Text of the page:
For another example, suppose you have a custom renderer that not only knows how to highlight, but also to generate hyperlinks to class names mentioned in the code. For that guy to really work right, it'd need to know the "using" statements associated with the block of code. Right now there's no way to convey that 'using' data... But all that'd be needed to fix that would be to loosen up the regex that matches fenced ticks.


In re-reading the comments, I think we should highlight why we need a new syntax for plug-in calls and why Custom Renderers, while they're wonderful things, are insufficient. Suppose, for example, that we create some functionality and use a custom renderer to make it happen. I could have markdown like:

Take a look at the following sample:

[sample:source=foo.cpp&name=hello world]

That'd be easy to implement with custom renderers and it'd generate great results on the site with the renderer. But if I copy the markdown to some other system where the renderer isn't there, I'm going to see my sample block replaced with a dysfunctional hyperlink. It'd be much better for the reader if the code had been left as-is. At least then I could glean that the markdown was broken and should have included a block of code.

Moreover, if I (as the person who copied the markdown to the new host) want to fix up the markdown to look good on the target system (even if it doesn't have the fancy plug-ins installed), I can't reliably find the plug-in calls because there's no clear syntax for them.


As far as using non-existent plug-ins on other markdown sites without the required extra code maybe it would be a good idea to embed the whole plug-in system within the current link semantics using just # " as the trigger for plug-ins... ie;

[text to replace with inline plug-in output](# "text red,bold")
[text to replace with referenced plug-in output][1]
[1]: # "text red, bold"

is rendered like...

text to replace with inline plug-in output
text to replace with referenced plug-in output

In the above examples # " (hash + space + double quote) is a special sequence that triggers a plug-in handler which in this case is called text with arguments of red,bold. As you can see, without the special text plug-in handler being available (which could turn the previous text red and bold) the area just appears as a normal, but useless, link.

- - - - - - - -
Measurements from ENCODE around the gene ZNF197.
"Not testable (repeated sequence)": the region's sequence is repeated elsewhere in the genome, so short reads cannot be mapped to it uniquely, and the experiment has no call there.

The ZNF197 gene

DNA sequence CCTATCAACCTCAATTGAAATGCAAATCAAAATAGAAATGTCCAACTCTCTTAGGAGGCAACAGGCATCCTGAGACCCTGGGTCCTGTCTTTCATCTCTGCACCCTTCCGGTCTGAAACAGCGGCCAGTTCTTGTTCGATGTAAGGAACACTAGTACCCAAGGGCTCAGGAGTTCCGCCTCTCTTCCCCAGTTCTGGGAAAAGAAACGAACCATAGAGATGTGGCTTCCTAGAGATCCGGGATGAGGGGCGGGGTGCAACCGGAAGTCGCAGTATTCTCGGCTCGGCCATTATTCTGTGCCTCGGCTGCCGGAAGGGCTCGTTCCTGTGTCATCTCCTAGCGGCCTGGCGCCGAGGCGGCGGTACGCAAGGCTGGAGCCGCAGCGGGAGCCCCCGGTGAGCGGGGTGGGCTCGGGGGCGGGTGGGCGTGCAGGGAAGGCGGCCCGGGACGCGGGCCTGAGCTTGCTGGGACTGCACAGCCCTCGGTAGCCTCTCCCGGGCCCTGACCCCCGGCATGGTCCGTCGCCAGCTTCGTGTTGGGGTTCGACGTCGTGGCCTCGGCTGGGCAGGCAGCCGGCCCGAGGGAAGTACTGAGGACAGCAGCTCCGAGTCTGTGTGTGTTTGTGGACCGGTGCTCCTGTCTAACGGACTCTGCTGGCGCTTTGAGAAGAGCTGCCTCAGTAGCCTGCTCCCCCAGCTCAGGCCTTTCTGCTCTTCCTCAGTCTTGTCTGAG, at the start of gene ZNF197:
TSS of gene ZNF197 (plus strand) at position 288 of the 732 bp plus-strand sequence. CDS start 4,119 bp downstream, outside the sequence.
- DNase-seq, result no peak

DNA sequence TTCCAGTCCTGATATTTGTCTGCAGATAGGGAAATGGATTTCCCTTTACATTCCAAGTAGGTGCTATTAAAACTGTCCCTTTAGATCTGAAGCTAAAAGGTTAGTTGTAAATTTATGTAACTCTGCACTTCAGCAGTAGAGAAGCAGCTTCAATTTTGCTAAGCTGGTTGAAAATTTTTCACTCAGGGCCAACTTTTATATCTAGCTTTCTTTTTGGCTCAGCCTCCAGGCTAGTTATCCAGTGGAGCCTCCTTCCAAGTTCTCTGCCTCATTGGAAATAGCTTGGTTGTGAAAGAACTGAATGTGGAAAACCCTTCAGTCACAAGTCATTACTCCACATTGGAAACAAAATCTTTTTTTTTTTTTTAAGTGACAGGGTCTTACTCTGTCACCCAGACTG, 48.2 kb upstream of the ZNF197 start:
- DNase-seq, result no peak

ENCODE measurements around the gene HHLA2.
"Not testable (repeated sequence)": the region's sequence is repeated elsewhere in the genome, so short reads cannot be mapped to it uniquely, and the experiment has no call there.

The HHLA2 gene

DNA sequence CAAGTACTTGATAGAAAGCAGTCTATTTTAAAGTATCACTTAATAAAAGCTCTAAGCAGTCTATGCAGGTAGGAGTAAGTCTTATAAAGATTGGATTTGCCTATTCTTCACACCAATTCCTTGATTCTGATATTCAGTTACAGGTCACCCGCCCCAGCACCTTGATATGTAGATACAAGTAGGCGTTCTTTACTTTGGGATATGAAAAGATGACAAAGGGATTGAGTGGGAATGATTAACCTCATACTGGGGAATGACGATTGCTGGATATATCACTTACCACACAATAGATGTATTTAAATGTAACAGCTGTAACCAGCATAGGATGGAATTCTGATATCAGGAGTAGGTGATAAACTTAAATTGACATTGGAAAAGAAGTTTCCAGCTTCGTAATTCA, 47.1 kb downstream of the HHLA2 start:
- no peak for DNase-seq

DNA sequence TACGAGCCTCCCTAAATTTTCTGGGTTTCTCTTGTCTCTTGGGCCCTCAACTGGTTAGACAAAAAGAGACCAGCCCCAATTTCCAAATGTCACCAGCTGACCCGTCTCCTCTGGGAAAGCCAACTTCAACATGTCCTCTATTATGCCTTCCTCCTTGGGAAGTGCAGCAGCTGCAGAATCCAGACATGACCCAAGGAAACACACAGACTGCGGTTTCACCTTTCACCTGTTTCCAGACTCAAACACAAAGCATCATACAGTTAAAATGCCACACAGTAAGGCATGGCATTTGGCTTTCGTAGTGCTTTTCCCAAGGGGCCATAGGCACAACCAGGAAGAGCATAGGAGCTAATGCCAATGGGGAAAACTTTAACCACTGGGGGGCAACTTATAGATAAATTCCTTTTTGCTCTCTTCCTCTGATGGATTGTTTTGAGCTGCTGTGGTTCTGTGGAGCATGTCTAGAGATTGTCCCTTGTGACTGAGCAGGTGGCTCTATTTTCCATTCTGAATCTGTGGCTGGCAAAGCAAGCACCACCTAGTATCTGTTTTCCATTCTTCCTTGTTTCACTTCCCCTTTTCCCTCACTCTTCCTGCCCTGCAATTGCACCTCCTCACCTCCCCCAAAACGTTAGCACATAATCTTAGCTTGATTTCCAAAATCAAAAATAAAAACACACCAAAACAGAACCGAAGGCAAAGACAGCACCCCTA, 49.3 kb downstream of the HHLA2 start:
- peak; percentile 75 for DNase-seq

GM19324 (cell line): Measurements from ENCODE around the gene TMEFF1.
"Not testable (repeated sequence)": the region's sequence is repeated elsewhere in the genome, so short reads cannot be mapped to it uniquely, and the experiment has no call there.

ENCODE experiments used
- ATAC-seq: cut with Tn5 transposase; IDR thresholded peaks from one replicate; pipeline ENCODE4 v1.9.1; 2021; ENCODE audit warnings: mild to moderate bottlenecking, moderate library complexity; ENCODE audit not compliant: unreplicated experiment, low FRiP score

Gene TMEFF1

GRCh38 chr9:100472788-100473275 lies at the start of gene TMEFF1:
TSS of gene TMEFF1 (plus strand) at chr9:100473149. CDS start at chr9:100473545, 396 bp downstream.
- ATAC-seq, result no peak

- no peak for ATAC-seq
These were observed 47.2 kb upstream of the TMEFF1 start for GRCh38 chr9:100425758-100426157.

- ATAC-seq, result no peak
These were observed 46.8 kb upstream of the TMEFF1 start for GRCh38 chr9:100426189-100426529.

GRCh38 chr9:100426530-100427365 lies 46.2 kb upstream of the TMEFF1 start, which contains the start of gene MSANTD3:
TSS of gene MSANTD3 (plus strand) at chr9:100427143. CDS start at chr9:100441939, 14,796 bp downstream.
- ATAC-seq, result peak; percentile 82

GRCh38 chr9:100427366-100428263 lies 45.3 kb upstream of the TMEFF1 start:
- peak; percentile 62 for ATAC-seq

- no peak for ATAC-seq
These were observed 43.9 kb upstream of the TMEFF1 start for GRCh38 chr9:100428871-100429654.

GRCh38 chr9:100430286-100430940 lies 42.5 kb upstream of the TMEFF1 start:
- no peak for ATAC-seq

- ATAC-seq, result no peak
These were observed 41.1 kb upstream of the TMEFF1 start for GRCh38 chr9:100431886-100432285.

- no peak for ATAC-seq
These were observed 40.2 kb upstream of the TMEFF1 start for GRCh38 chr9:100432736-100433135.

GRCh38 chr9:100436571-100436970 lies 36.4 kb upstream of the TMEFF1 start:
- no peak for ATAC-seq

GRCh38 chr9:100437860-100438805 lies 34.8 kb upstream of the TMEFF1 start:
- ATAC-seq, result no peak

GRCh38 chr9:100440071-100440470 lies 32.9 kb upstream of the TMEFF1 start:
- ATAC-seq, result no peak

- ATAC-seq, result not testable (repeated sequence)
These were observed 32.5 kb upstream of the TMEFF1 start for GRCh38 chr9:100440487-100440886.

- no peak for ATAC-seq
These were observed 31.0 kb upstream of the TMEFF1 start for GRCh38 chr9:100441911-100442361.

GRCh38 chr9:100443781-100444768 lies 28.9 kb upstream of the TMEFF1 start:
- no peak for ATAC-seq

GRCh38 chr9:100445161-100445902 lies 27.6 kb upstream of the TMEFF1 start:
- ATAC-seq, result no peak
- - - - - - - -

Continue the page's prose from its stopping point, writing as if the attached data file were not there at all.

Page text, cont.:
Hey @commenthol and @SteveBenz I think what you are describing could be better referred to as "Macros". I have seen it asked for out of Markdown countless times. The idea being that there is one reserved syntax for the purpose of building your own custom markup output that your sub group of Markdown users can benefit from. Like UML diagrams! You just build your own SVG/canvas madness that picks up on the HTML output after the fact.

If you are curious, there is a long discussion about the idea on a fork of this repo over here:

The project itself is being rebuilt under a new name with learnings from this one:

They plan to get block macros in there as a default and throw in a couple tickets from this very project. You may want to watch it, it has solid admins behind it :)

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Commits on Feb 25, 2012
  1. @jcayzac

    Added support for plugins

    jcayzac authored
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20 lib/marked.js
@@ -20,6 +20,7 @@ var block = {
list: /^( *)([*+-]|\d+\.) [^\0]+?(?:\n{2,}(?! )|\s*$)(?!\1bullet)\n*/,
html: /^ *(?:comment|closed|closing) *(?:\n{2,}|\s*$)/,
def: /^ *\[([^\]]+)\]: *([^\s]+)(?: +["(]([^\n]+)[")])? *(?:\n+|$)/,
+ plugin: /^ *\[([^\:\]]+):([^\]]+)\] *\n*/,
paragraph: /^([^\n]+\n?(?!body))+\n*/,
text: /^[^\n]+/
@@ -275,6 +276,17 @@ block.token = function(src, tokens, top) {
+ // plugin
+ if (cap = block.plugin.exec(src)) {
+ src = src.substring(cap[0].length);
+ tokens.push({
+ type: 'plugin',
+ plugin: cap[1],
+ arg: cap[2]
+ });
+ continue;
+ }
// def
if (top && (cap = block.def.exec(src))) {
src = src.substring(cap[0].length);
@@ -628,6 +640,14 @@ var tok = function() {
+ parseText()
+ '</p>\n';
+ case 'plugin': {
+ try {
+ return marked.plugins[token.plugin](token.arg)
+ + '\n';
+ } catch(e) {
+ return '<p><strong>Plugin error: ' + token.plugin + '</strong></p>\n';
+ }
+ }
6 test/index.js
@@ -5,6 +5,12 @@ var fs = require('fs')
, marked = require('marked')
, dir = __dirname + '/tests';
+marked.plugins = {
+ youtube: function(arg) {
+ return '<iframe class="youtube" src="' + arg + '"></iframe>';
+ }
var BREAK_ON_ERROR = false;
var files;
4 test/tests/youtube.html
@@ -0,0 +1,4 @@
+<h1>A Youtube embed</h1>
+<p>This is a Youtube embed</p>
+<iframe class="youtube" src=""></iframe>
5 test/tests/youtube.text
@@ -0,0 +1,5 @@
+# A Youtube embed
+This is a Youtube embed